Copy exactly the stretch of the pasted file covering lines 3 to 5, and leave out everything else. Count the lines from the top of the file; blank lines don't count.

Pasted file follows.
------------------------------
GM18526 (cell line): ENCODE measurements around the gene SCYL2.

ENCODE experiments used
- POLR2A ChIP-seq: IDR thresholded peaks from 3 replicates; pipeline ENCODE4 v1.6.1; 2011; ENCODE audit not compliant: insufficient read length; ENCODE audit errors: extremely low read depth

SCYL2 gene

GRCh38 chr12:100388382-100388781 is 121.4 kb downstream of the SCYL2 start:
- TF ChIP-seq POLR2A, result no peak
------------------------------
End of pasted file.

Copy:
- POLR2A ChIP-seq: IDR thresholded peaks from 3 replicates; pipeline ENCODE4 v1.6.1; 2011; ENCODE audit not compliant: insufficient read length; ENCODE audit errors: extremely low read depth

SCYL2 gene

GRCh38 chr12:100388382-100388781 is 121.4 kb downstream of the SCYL2 start: